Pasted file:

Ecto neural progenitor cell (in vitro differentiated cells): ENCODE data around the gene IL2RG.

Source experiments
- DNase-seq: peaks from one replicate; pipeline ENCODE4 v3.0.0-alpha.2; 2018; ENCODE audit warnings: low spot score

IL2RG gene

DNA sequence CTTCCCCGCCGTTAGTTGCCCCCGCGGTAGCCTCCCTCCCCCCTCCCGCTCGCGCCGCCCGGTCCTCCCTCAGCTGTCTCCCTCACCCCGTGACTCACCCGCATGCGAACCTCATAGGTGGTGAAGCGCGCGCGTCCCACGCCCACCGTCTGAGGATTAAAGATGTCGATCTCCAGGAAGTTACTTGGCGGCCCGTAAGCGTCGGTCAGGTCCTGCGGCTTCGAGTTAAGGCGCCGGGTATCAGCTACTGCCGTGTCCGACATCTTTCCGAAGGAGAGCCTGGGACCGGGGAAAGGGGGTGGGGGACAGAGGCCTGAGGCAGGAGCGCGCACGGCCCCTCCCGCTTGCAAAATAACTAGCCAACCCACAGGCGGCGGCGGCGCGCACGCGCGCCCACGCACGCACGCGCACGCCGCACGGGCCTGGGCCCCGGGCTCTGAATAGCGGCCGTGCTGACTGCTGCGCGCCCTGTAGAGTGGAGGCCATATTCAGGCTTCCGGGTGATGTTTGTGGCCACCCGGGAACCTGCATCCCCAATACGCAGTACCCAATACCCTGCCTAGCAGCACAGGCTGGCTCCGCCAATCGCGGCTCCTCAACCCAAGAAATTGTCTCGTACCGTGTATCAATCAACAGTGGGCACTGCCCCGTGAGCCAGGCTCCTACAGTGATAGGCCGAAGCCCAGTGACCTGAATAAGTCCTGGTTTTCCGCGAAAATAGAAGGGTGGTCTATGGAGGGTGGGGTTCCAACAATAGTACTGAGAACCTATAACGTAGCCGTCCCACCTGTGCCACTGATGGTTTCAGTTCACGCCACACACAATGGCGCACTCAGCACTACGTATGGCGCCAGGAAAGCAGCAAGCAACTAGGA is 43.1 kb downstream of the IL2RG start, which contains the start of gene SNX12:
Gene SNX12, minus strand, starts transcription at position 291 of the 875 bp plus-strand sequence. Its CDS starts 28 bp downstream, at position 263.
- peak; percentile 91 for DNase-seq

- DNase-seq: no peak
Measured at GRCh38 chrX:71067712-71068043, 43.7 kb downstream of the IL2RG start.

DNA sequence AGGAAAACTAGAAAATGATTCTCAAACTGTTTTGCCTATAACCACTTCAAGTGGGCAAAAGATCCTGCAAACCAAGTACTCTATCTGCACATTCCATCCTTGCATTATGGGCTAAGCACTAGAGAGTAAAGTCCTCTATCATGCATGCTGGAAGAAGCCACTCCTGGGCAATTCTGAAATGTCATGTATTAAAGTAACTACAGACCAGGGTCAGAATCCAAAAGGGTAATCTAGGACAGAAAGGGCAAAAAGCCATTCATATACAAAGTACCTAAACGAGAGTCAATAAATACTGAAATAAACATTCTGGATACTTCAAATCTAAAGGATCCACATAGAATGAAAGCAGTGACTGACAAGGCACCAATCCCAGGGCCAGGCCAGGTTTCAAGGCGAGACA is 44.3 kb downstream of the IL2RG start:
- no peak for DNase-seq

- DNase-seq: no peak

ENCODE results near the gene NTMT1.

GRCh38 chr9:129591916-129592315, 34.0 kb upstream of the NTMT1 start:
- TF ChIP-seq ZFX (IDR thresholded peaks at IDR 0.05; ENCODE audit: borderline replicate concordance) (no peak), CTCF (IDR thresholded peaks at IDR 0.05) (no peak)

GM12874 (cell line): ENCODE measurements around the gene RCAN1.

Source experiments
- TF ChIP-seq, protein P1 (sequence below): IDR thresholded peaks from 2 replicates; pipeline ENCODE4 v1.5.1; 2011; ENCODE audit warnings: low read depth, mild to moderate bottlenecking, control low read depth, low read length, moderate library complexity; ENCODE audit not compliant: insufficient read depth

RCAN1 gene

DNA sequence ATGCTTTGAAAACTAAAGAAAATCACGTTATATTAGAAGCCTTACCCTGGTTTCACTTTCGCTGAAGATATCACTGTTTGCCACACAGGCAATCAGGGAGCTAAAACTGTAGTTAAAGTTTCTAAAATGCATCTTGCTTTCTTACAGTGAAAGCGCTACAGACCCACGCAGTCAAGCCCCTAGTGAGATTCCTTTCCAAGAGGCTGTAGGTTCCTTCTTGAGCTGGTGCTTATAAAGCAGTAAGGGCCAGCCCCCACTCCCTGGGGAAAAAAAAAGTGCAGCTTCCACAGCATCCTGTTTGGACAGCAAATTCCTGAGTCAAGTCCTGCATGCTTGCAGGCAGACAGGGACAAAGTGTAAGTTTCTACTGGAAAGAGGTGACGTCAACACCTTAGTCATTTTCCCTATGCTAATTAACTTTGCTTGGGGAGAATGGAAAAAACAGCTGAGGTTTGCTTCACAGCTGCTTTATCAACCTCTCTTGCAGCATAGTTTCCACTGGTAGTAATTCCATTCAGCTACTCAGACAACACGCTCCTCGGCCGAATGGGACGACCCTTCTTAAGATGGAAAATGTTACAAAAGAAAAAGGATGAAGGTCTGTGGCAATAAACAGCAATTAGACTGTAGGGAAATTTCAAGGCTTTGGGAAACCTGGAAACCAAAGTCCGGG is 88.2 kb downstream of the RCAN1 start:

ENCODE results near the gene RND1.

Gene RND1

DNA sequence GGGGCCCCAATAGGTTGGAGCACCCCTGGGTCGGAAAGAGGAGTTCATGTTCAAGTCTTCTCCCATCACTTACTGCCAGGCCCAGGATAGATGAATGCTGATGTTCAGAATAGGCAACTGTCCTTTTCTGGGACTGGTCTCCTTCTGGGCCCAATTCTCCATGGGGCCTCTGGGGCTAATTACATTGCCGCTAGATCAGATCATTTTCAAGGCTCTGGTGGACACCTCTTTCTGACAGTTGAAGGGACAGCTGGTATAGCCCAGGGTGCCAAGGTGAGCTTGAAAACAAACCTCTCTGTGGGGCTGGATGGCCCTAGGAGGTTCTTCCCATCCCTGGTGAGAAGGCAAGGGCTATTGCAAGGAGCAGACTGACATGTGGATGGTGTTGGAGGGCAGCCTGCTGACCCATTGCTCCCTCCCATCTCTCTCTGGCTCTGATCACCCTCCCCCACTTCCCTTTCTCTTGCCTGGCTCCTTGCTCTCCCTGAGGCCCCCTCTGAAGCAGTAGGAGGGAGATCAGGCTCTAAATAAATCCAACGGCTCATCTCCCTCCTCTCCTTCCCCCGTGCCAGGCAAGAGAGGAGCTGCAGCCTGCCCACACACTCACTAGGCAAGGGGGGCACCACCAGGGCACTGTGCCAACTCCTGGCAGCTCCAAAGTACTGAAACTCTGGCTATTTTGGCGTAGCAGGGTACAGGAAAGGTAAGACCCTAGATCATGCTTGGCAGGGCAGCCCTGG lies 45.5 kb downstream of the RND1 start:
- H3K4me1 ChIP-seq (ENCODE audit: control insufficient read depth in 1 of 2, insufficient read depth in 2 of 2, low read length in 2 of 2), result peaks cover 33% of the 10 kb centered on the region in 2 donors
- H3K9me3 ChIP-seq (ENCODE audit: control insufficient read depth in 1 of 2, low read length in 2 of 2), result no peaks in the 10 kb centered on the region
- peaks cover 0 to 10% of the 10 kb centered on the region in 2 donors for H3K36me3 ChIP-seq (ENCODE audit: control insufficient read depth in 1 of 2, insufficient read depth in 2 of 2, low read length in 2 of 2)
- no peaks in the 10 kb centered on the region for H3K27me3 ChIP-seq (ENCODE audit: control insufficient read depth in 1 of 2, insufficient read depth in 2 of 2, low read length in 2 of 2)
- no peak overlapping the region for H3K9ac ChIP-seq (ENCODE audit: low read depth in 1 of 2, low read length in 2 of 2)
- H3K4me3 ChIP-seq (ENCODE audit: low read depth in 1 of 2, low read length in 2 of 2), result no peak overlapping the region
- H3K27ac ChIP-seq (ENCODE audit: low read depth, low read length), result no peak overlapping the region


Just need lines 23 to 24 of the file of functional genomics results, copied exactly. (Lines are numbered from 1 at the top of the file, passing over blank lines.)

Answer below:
DNA sequence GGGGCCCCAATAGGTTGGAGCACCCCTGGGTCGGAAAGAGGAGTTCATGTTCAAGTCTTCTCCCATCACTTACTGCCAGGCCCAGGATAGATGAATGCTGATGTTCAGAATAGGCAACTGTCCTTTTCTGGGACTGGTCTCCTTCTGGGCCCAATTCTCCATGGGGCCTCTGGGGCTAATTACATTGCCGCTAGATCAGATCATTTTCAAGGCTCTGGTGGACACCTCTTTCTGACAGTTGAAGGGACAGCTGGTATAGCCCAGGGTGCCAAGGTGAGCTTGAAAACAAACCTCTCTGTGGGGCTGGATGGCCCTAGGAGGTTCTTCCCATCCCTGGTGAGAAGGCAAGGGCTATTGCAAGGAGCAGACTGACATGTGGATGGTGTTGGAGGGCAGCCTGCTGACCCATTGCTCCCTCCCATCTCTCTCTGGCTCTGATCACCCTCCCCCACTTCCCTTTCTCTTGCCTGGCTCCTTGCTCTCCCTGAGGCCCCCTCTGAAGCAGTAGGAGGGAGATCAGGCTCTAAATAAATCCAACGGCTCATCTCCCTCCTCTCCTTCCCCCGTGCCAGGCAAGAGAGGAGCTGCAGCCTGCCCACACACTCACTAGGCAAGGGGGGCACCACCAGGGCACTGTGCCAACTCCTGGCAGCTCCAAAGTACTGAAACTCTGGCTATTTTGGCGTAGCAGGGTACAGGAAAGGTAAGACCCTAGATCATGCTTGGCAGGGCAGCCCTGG lies 45.5 kb downstream of the RND1 start:
- H3K4me1 ChIP-seq (ENCODE audit: control insufficient read depth in 1 of 2, insufficient read depth in 2 of 2, low read length in 2 of 2), result peaks cover 33% of the 10 kb centered on the region in 2 donors